Thursday, September 1, 2011
Fire and Ice - the Psychopath
Fire and Ice – the Psychopath
The thought that leapt to my mind when I first saw this image was what a perfect representation it is of a psychopath. So many of them project this icy outer image of perfection – the nice guy next door who plays the clown for children’s parties, the dream husband (rich, handsome, charming), the quiet genius pursuing a law degree. Inside a fire is burning that no one can see and that the psychopath is careful to hide at all costs. Now and then it explodes in a murderous fireball and someone loses. Life, money, security, self confidence, all that and so much more the psychopath will strip from you in a moment of unbridled fury and then walk quietly away once again safely hidden behind their wall of ice. The neighbors are shocked when the bodies begin to surface in the yard next door.
Of all the killers in the Hunters of Men series – some of which you may have met, some of whom you have yet to meet – the one this image is most salient to is Edgar A. Dixon. As sinister as he is with his height, intelligence, and ruthless rule of the family fortune as well as the family mission he still comes off as cold. So cold, that early in the book, Bloodline, Lily is shocked when Betty (the family’s genealogist) tells her that Edgar not only has children – he has in fact 8 children (3 adopted) – and he has 6 grandchildren. They get a good laugh imagining him as “grandpa”. Not bloody likely. His grandchildren are undoubtedly taught to call him Grandfather, and to begin or end any sentence directed at him with Sir.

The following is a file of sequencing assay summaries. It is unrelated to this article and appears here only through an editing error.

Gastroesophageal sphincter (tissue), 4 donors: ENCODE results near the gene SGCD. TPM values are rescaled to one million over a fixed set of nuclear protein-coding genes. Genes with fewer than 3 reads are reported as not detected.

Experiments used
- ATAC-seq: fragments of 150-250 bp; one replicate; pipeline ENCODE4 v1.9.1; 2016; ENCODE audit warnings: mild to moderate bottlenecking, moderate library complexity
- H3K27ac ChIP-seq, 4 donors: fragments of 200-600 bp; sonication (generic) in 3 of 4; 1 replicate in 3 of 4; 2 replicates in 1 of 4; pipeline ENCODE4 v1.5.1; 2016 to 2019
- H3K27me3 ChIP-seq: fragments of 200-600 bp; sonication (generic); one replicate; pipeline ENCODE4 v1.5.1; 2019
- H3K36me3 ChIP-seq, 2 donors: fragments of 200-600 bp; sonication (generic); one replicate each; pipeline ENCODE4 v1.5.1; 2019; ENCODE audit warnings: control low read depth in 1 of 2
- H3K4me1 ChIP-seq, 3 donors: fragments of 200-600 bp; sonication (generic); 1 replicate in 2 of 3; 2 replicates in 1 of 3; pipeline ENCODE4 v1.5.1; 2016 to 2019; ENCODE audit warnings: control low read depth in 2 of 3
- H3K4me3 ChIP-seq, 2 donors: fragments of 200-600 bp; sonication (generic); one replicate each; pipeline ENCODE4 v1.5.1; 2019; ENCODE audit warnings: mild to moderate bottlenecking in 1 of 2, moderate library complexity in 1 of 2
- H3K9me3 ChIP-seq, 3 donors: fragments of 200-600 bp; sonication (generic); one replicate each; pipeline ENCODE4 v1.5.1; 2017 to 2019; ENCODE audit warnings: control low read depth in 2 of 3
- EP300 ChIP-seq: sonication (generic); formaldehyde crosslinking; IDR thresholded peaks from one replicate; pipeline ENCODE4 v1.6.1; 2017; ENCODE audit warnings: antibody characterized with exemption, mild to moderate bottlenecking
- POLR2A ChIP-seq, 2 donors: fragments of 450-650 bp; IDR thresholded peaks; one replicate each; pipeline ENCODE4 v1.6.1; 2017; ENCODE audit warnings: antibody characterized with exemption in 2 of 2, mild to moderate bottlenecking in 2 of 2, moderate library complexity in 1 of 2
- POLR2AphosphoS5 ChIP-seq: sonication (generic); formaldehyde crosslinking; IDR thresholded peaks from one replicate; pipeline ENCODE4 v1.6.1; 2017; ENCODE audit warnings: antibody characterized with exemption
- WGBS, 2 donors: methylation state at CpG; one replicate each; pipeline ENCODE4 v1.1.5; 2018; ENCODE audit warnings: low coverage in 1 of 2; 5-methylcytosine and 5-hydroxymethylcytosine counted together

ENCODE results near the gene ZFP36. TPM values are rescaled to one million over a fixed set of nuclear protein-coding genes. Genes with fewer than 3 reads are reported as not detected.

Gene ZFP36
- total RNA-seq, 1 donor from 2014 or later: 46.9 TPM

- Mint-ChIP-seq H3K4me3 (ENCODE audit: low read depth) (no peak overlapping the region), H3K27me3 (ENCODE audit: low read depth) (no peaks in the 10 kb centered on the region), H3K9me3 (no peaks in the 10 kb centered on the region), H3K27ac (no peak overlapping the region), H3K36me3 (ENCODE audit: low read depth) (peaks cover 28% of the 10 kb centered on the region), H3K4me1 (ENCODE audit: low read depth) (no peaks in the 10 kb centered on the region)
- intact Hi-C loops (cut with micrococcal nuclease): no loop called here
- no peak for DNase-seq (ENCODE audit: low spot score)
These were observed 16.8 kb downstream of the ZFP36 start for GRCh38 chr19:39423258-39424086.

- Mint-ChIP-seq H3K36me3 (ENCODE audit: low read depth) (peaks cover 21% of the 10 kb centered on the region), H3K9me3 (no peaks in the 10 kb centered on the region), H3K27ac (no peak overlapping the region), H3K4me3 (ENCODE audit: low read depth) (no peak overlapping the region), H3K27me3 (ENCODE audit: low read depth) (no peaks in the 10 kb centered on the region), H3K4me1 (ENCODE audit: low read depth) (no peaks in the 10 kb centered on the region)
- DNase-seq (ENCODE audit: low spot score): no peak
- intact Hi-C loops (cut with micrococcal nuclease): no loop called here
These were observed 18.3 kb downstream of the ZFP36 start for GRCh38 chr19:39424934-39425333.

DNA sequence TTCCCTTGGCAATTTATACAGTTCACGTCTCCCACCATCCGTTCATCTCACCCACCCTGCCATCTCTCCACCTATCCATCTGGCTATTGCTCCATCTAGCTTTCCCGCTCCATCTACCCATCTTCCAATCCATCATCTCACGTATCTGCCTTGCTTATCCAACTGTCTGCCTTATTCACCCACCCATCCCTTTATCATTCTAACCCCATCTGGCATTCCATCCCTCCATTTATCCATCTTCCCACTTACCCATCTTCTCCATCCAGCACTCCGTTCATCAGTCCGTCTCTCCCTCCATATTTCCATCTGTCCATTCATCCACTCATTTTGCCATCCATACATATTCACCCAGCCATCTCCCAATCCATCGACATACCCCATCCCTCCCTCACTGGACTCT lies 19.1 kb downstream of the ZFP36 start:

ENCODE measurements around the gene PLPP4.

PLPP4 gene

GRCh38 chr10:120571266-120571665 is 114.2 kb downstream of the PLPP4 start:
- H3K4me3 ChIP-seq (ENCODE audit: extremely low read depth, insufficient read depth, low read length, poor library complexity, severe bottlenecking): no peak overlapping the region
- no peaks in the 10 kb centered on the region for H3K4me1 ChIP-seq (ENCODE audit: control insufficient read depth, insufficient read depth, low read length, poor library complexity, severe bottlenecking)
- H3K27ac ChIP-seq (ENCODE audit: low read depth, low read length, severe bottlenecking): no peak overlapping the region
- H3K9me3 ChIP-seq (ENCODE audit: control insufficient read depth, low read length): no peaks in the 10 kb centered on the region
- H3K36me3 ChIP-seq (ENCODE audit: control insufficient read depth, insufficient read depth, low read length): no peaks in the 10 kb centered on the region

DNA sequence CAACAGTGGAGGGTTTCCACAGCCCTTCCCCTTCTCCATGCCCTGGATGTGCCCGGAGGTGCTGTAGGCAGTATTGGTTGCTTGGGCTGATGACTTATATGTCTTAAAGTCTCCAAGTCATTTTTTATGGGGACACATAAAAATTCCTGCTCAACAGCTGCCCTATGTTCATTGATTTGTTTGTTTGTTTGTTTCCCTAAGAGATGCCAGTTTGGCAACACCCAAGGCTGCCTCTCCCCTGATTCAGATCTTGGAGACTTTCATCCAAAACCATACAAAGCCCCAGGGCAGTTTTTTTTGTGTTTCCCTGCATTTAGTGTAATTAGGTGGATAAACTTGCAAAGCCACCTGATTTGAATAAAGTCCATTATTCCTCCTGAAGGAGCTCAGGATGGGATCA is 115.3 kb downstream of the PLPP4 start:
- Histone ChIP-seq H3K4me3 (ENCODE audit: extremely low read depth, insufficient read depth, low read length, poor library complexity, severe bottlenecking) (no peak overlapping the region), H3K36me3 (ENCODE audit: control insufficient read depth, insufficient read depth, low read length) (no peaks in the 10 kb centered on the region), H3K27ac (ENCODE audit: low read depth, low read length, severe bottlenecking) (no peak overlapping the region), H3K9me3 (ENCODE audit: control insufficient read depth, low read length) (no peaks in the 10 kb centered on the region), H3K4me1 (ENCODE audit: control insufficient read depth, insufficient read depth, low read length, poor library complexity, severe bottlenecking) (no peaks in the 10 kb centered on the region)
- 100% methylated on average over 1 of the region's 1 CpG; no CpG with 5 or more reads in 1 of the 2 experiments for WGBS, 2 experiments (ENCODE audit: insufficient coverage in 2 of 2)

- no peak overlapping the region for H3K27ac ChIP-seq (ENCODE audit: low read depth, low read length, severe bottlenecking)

Martin Hunter, too, comes off as cold but more in the mold of being aloof yet charming (when he wants to be). He is next in line to be family patriarch – and is not above rushing the succession. His passion is raising the next generation of killers, and the secret burning obsession we’ve barely glimpsed as yet is a nascent desire for Lily, that will soon grow into a dangerous need to possess her for his own.
But that’s for the next book.
You can see the original of Fire and Ice here This post is a response to the blog prompt for this blog hop: